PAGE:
Matt Moore – Like Jennings, Moore blazed through the Rays’ farm system, posting an absurd 12.68 K/9 in almost 500 innings. Though he only pitched 19 innings in 2011 (including the postseason), he showed that he can be as dominant as anyone, striking out 11 Yankees in just 5 innings in a September game and shutting out the Rangers in the first game of the playoffs. If he lived up to lofty expectations, expect Moore to be one of the most dominant pitchers in the game.
Toronto Blue Jays
Overview: If the Blue Jays were in any other division, they may have a solid chance at making the playoffs, but in the AL East, they are unfortunately left in the shadow of the above three. However, they have the talent to be over .500 in 2012 and make a run for the playoffs in the following years.
Players to Watch:
Brett Lawrie – As much as I wanted to put Jose Bautista here, I just couldn’t ignore one of the most hyped hitters for 2012. Lawrie put up video-game-like numbers in AAA (in an extreme hitter’s league, to be fair), and continued to mash in his brief stint in the big leagues. Along with his superb .293/.373/.580 line, Lawrie showed elite defense at third base, an aspect of his game that was a question mark. Though we still do not know if he is going to sustain that great defense, his bat is hard to argue with. He could consistently put up 30/30 numbers in his prime, and along with Bautista, may catapult the Blue Jays into contention in the near future.
Brandon Morrow – Morrow is one of the most electric pitchers in the game, as evidenced by his 17 strikeout one-hitter in 2010, but so far his ERA hasn’t matched his elite strikeout rate and improving command. It is unclear whether Morrow is the next Ricky Nolasco – a pitcher who consistently underperforms his peripheral skills – or just an unlucky soul ready to breakout in a big way. If it’s the latter, as Blue Jays fans hope it is, then be prepared for Morrow to blow away all hitters like he blew away the Rays in that 2010 game.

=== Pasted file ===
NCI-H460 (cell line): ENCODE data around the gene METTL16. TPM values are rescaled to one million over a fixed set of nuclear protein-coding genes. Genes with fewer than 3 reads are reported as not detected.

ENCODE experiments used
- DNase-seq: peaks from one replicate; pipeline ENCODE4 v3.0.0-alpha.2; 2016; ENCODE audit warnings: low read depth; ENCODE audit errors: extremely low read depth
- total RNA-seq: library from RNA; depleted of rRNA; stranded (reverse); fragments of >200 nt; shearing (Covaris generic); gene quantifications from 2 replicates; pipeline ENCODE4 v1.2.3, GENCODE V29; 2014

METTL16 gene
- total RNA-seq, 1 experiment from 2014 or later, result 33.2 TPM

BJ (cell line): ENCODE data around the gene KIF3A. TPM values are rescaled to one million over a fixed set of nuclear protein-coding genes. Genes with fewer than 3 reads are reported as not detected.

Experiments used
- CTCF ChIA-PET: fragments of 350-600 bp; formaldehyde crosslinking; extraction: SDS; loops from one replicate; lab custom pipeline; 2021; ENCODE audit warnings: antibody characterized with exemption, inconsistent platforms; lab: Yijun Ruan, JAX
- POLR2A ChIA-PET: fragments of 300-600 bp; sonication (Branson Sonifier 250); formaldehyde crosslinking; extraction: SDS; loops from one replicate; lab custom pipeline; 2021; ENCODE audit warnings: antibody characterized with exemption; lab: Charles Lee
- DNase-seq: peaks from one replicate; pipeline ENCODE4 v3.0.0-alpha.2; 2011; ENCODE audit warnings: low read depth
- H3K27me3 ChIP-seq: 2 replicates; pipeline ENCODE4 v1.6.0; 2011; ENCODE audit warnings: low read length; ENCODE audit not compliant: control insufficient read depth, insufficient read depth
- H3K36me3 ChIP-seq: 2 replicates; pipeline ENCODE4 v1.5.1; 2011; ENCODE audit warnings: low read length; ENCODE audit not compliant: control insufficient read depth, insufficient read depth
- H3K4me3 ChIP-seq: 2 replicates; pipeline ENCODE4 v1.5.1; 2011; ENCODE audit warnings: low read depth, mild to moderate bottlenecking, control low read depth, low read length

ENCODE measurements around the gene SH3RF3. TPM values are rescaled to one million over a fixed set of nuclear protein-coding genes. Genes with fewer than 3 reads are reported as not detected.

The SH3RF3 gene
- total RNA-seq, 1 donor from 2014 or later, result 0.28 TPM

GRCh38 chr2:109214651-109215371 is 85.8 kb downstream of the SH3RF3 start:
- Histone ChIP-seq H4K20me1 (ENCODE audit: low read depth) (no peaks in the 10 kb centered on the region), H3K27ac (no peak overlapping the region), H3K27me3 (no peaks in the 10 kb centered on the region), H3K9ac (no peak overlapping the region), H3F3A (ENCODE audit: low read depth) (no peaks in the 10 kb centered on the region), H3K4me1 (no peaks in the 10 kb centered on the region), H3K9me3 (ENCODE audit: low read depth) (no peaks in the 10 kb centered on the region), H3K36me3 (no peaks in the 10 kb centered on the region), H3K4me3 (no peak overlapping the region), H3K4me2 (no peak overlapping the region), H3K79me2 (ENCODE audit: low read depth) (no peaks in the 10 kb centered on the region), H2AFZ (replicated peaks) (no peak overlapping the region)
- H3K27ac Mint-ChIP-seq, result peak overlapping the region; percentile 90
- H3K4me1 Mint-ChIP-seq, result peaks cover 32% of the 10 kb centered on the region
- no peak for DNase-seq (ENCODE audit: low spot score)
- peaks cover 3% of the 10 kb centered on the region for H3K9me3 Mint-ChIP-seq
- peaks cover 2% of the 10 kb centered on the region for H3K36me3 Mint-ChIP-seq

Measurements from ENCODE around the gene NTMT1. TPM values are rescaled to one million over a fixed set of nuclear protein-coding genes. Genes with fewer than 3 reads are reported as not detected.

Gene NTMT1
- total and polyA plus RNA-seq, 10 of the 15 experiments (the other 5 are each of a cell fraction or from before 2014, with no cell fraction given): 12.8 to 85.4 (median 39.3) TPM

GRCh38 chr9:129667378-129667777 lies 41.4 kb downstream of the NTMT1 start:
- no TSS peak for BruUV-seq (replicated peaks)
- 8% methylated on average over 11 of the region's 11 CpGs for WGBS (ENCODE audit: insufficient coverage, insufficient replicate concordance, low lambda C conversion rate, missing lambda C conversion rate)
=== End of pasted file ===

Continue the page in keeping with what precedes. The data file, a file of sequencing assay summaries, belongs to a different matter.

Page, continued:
Overview: Oh the poor Orioles. In a division with three powerhouses and one soon-to-be, they just don’t stand a chance for years to come. Trading mediocre (but arguably their best) pitcher Jeremy Guthrie for mediocre pitcher Jason Hammel and middle reliever Matt Lindstrom did little to improve the team, so expect another depressing 60-something win year for Baltimore.
Players to Watch:
Matt Wieters – Wieters, nicknamed “God” by his college teammates, was Baseball America’s number one prospect coming into the 2009 season and was being compared to some of the greatest offensive catchers of our time, Mike Piazza and Jorge Posada. He fell far short of expectations in his first two years in the majors, however, and many quickly labeled him an overhyped bust. In 2011, however, he had a solid season, batting .262 and hitting 22 homers; though this was much worse than his initial projections, Wieters was still one of the most valuable catchers in the majors. He is still only 25 years old, and even if he doesn’t reach the Hall of Fame expectations of 2009, he could still be among the most valuable players in the game.
Zach Britton: There’s not much exciting about the Orioles’ pitching staff, so Orioles fans will have to settle for Britton, a 24 year old left-handed sinkerballer who had an unspectacular debut in 2011. Britton pitched 154 innings with a 4.61 ERA, though his peripherals and age point to an improvement going forward. The Orioles’ former top prospect is not as exciting as pitchers like Moore because of his mediocre strikeout rate, but his high groundball rate could make him a very solid middle-of-the-rotation starter – which means number 1 starter on the O’s – in a few years. If everything goes well he could be the one bright spot in a depressing Orioles pitching staff.